I received the following email from Steven, a salsa lover who likes this blog. Here it is:

“Dear Sharon,

I really like the blog’s you always write on your site. Although I do not live I Canada, I often can relate to the story’s. On an dutch website* I saw an interview with Edie the SalsaFreak. In this interview there is an question about “social dancing” and “show dancing”. I’m just curious about how you think about that and maybe write a blog about it.


Steven, The Netherlands

Quote from the interview (quoted from: http://latinsalsaforum.latinnet.nl/postp5332.html#5332 :

Sederick (the interviewer): As long I have you here and you’re being so open hearted I’m burning to ask you this question. I find that Salsa dancing is heading towards being a bad copy of Latin dancing in the international Salsa scene, and in particular the (international) Salsa dance competitions. We’ve had a big discussion on the Net about the difference between ‘dancing for the Inner Self’ (social dancing: dancing with your partner and the music, and taking care of the rest of the dancers on the dance floor) and ‘dancing for the Outer Self’ (dancing only to show off, using your dance partner as a rag doll, using the music as background, and not caring for the well being of the other dancers on the dance floor). What can we do to solve this ‘problem’ ?

Edie: By organizing unrehearsed Musicality demos by your top social dancers at your monthly social events! Fabrizio and I did a Musicality demo at the Salsa Beach Festival last July, and Randolph and I did one recently here at Casa Loca! Plain and simple. Doing Musicality demos once a month by two top social dancers (chosen by drawing their names out of a hat – whomever is there that night) and making sure they are not regular dance partners, SURELY wins the crowd’s applause and cheers.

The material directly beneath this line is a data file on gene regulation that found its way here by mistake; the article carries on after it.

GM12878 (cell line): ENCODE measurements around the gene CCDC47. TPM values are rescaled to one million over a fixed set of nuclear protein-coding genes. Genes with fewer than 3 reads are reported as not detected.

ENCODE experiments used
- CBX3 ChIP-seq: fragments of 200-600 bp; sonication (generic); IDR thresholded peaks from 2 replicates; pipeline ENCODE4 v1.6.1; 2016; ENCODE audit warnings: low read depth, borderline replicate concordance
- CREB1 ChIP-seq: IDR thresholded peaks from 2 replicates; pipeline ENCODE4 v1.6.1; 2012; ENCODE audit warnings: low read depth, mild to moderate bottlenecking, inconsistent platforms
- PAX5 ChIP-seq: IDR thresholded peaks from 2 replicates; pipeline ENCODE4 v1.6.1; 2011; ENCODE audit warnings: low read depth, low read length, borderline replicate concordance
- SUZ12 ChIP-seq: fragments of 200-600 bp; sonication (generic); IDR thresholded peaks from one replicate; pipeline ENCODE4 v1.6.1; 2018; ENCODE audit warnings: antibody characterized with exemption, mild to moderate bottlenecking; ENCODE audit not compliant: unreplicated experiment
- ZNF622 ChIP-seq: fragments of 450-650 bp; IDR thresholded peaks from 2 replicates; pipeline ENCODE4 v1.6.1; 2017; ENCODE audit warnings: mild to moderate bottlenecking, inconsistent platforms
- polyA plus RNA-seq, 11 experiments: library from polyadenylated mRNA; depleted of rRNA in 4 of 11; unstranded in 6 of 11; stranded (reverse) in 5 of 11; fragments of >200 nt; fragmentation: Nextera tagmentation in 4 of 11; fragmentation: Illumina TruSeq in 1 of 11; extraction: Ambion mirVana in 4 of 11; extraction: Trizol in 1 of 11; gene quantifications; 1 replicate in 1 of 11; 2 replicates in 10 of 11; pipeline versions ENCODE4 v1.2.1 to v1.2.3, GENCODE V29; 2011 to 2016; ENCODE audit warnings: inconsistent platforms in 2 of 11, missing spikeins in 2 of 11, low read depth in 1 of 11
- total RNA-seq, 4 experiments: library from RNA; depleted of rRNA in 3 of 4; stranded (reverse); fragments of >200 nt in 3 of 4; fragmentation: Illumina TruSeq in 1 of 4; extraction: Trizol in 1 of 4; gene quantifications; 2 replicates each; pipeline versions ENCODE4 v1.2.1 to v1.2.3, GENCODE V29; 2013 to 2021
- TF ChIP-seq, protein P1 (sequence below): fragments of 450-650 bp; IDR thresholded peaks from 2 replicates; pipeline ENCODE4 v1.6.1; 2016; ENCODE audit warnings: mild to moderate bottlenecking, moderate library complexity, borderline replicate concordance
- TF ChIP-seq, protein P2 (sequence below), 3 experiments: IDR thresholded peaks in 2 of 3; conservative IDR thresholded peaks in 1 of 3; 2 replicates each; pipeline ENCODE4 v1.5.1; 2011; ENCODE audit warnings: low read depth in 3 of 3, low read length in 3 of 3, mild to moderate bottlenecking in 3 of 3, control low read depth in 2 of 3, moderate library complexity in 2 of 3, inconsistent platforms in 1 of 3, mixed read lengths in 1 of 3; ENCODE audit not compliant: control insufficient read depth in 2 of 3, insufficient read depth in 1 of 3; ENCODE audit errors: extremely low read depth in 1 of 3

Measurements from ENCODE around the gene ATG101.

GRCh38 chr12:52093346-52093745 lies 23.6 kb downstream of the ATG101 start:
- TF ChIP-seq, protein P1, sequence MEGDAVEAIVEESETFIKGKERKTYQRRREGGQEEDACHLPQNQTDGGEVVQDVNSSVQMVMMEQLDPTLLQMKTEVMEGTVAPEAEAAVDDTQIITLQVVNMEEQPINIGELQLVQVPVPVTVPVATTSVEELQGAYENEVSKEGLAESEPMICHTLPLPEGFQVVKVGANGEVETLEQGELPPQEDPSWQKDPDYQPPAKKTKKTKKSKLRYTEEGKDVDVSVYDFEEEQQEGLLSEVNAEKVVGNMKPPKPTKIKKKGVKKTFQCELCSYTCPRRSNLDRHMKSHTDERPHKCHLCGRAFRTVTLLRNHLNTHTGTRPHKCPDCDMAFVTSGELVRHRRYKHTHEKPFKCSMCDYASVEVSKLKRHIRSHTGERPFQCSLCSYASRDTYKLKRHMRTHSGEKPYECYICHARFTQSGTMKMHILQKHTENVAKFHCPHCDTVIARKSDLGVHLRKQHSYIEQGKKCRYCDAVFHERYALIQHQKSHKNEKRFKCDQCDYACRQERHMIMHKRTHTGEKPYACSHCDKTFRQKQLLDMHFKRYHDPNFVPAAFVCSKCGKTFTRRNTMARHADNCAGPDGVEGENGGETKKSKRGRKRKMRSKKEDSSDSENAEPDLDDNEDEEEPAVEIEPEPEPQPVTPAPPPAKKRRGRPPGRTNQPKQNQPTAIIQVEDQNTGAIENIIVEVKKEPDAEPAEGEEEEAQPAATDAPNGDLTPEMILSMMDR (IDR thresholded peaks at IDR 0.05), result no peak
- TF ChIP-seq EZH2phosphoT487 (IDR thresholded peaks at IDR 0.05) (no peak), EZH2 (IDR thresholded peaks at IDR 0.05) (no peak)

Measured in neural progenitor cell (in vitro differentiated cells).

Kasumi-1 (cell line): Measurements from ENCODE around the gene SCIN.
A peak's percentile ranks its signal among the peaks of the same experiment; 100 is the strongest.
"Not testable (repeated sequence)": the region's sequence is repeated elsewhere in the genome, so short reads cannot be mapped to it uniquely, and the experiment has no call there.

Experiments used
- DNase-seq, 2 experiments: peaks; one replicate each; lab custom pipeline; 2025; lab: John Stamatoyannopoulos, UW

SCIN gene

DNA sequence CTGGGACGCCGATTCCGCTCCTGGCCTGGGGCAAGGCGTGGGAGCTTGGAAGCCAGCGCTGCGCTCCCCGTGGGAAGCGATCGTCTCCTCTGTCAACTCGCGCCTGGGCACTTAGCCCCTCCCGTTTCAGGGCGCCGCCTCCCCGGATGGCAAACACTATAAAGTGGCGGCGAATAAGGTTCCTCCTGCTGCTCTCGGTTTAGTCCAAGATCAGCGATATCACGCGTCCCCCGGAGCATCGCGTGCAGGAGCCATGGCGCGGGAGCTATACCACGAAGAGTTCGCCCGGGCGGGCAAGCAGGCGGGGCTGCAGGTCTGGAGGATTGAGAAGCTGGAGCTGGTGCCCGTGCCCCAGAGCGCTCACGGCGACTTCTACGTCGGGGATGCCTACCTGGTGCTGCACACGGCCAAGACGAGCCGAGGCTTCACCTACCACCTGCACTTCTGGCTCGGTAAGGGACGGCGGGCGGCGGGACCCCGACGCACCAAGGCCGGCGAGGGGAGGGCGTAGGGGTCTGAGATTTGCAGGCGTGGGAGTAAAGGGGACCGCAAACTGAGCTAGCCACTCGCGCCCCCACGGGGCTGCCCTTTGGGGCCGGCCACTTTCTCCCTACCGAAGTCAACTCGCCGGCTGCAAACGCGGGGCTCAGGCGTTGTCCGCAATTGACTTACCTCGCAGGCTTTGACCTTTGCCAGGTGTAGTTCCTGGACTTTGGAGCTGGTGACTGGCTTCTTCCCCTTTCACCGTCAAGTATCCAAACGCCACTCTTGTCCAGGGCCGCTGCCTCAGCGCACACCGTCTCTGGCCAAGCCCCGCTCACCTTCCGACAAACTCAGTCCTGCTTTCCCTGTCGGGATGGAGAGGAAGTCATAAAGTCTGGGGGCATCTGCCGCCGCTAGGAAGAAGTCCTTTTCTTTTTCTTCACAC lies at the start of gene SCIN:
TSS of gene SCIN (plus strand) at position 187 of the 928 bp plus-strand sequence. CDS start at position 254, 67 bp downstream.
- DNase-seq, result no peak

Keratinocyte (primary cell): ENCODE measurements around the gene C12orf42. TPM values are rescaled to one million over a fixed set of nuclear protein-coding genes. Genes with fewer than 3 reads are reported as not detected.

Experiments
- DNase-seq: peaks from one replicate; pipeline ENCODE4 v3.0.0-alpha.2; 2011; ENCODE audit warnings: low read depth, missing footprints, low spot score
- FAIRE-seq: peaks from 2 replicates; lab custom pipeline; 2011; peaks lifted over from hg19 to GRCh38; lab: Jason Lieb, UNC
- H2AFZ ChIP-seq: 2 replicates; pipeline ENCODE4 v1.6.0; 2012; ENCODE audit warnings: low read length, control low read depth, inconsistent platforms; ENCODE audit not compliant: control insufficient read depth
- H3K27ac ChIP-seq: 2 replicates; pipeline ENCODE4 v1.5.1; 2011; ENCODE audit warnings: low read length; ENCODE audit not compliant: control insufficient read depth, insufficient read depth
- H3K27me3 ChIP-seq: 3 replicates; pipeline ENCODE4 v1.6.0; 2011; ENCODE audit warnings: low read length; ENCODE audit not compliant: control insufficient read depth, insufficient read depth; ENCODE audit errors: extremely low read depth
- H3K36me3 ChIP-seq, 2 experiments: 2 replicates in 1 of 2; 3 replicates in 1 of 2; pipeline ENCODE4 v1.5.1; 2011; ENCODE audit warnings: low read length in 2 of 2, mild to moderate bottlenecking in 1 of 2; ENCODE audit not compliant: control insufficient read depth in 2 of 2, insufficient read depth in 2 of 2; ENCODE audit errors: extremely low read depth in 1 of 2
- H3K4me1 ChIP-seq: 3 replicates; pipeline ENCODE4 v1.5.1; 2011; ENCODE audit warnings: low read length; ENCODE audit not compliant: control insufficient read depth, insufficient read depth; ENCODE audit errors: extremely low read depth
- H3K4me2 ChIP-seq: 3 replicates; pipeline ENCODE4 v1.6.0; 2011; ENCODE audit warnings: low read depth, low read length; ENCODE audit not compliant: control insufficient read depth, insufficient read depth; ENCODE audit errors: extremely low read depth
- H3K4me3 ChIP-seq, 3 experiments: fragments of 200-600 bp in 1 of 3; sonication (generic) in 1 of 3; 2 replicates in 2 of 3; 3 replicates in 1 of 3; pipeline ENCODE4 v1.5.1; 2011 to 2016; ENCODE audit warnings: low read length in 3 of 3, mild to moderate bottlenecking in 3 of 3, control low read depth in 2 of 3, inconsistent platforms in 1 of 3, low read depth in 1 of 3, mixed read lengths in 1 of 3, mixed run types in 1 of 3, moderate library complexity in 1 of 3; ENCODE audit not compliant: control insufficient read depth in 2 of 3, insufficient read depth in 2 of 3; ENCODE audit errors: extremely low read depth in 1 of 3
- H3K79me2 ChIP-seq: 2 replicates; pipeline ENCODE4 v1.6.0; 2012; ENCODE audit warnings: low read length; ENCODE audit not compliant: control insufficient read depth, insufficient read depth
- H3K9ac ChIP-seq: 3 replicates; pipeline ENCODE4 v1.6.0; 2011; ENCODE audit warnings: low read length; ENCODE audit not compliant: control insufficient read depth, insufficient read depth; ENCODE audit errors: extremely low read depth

Why? Because this is a TRUE test of pure LEAD and FOLLOW. ANYONE can rehearse for six months a two-minute routine and make it look good on stage…, BUT CAN THEY DANCE? I can’t tell you the number of times I’ve danced socially with great stage performers and have been shocked and disappointed at their lack of lead and following skills. It blows my mind. We need to get back to pure lead and follow. We need to get back to the romance and drama of the MUSIC – the way the musicians originally intended it.”

I think this is a great topic of debate. Thanks, Steven, for bringing it up. I know how disappointing it is to expect a dancer who is a great showperson to be a good dancer and then seeing that this is not the case. I think there are three types of dancers:

a) The social dancer – this is the person that is addicted to going out to clubs,dancing with as many people as possible and getting the high from the music, the partner and the dance
b) The show dancer – this person loves the limelight and gets the high from attention. This is not always a bad thing, it is fun and entertaining to watch show dancers. We need them to motivate us and inspire people to become better dancers. However, it has to work for the partner or it is just not working
c) The combo dancer – this person can do both and do it well. The find importance in the dance itself, the partnerwork, the challenge of the lead and follow. Yet the could put on a great show when inspired.

It is definitely important for instructors to discuss the essence of partner work. Salsa is not about one individual – it is a team effort. The lead and the follow is the most challenging part of the dance and what makes it so unique. Salsa is an ad-libbed dance. Choreography has little place on the club dance floor. If we start talking about this issue in class, on websites and at congresses and raising awareness there may be a shift back to the basics.

We also need to be more honest on the dance floor. If we are being used as rag dolls or if our partner has forgotten about us during a 4 minute shine session, maybe we should be more honest? Short term it may not make you popular or liked but it will ensure there is personal awareness.

If anyone has any comments on this issue I would love to hear about it. Thanks to Steven for bringing up the topic and hopefully he can share more with us in the future!